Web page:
But seriously, Levi, you’ve done an admirable job expressing your obvious love for the genre and nobody can deny anyone love. There is nobody around here today that will be able to confirm or deny your 100 year prediction of a very popular early 21st Century American music genre that went by the simple name ‘hip hop’, (which hopefully will not be associated with anything in the animal kingdom with soft hair, long ears, a pink nose and goes ‘hippity hop’ down the bunny trail), but that should not deter anyone’s current admiration for the music, (which I find intolerable even in small doses, but that’s gotta be age speaking, you reckon?)


  4. I love “The Blueprint”
    I love “The Blueprint” because it’s ALL Jay-Z, with only one other MC (Eminem) guesting on a track. And that track (“Renegade”) is incredible.

  5. And playing off Milton —
    And playing off Milton — five hip-hop masterpieces from the ’80s? I wouldn’t even know where to begin…or if I could only list five albums.

  6. Enjoying this discussion …
    Enjoying this discussion … thanks for responding, guys.

    Mtmynd, that’s hilarious about the cute furry animal, but, well, yeah, my whole purpose in doing this is to call attention to a creative form that I think is widely misunderstood. Sure, I’m taking a guess when I say that people will listen to this stuff in 100 years. Sure, I don’t know if I’m right or not. But my point is, this is a genre and a field that is incredibly original. Original like Beethoven, like Chuck Berry, like John Coltrane, like Pink Floyd, like the Sex Pistols, like Radiohead. It deserves a whole lot more respect than it gets. So that’s why I’m going out on a limb here.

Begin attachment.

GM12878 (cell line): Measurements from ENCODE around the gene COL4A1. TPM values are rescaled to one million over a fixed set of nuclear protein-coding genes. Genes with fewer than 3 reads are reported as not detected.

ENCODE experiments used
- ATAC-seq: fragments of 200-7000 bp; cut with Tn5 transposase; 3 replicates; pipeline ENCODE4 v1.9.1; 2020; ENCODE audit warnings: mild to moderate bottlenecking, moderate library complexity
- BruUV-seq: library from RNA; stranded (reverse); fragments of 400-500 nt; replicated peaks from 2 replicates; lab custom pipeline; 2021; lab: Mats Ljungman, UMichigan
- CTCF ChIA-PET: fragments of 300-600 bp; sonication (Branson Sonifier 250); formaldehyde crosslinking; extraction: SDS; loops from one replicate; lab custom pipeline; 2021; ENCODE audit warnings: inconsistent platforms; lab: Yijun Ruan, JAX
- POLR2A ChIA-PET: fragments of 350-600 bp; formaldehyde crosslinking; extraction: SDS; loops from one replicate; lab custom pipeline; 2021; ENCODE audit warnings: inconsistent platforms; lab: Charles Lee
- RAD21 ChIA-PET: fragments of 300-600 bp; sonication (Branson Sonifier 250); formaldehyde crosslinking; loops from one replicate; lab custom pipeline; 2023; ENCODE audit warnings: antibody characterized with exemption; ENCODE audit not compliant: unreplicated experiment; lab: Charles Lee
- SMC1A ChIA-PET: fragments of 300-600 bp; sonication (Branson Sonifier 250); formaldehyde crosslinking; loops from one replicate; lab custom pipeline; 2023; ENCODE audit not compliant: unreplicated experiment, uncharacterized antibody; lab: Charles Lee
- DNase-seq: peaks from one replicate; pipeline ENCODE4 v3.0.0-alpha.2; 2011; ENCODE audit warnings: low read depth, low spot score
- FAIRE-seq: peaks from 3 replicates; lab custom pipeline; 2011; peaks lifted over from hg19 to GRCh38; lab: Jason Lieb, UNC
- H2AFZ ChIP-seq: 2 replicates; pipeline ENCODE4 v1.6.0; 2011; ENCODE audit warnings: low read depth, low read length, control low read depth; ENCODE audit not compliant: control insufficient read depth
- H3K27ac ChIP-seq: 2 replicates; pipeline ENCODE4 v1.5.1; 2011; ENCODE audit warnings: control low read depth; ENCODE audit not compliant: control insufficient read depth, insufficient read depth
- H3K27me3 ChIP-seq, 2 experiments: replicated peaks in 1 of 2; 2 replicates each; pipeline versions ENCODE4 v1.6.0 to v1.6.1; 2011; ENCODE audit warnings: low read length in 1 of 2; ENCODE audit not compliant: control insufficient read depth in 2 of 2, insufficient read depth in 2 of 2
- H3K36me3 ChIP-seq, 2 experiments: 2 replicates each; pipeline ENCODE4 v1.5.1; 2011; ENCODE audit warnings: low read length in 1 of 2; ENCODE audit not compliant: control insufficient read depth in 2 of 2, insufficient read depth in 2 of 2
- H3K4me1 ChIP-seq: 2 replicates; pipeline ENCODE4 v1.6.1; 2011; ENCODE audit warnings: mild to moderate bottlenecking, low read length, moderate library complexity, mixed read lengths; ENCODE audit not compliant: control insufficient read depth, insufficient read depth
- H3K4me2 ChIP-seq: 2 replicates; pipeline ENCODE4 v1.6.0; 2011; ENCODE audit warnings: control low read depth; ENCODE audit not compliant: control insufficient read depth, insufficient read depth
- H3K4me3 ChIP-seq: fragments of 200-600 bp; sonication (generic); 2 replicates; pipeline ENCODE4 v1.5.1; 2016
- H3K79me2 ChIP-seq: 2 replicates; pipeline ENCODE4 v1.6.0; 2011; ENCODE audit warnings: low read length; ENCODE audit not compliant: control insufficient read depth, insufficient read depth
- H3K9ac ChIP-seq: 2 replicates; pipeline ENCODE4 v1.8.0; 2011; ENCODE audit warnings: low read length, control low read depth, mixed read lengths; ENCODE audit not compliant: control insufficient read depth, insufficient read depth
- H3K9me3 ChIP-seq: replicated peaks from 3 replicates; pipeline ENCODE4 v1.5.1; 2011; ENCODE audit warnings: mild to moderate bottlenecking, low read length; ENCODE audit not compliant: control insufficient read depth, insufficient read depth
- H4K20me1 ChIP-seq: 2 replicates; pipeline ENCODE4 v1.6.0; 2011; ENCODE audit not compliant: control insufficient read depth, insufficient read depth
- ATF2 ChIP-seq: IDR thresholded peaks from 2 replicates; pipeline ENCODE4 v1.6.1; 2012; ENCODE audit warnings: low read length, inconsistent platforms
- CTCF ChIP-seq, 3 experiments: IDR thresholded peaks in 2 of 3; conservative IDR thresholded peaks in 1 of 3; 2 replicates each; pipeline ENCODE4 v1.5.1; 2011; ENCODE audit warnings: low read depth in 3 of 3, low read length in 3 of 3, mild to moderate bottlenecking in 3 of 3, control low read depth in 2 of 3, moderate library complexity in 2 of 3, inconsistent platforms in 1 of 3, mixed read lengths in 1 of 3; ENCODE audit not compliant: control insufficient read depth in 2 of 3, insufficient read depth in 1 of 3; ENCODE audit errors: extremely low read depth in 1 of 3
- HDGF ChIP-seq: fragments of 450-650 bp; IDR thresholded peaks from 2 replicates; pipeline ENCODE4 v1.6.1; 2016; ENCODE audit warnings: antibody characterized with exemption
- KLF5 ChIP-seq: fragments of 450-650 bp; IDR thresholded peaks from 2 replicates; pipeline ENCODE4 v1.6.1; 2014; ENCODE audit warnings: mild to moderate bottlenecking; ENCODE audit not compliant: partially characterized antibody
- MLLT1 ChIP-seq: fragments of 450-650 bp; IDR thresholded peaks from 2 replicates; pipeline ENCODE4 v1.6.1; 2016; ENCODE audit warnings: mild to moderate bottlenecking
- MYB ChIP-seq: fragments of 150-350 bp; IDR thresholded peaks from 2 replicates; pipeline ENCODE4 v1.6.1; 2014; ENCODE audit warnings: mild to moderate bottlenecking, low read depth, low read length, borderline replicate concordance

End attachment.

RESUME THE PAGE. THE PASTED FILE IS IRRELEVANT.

I don’t think it has anything to do with age. I’m not exactly a youngster either. Neither are Jay or Dre. I guess another point I’ve been trying to make is that the past decade represents a mature phase of hiphop. Yes, absolutely, the classic period of hiphop was the 90s. Picking five from the 90s would be near impossible (though I may try). But just like the great musical talents of the 1960s like Bob Dylan and John Lennon actually did their best work in the early 1970s (“Blood on the Tracks”/”Plastic Ono Band”) — the best hiphop artists of the 90s (Jay-Z, Dre) actually reached their highest levels of achievements in their “mature phase” around the turn of the millennium. This is a point worth making, I think.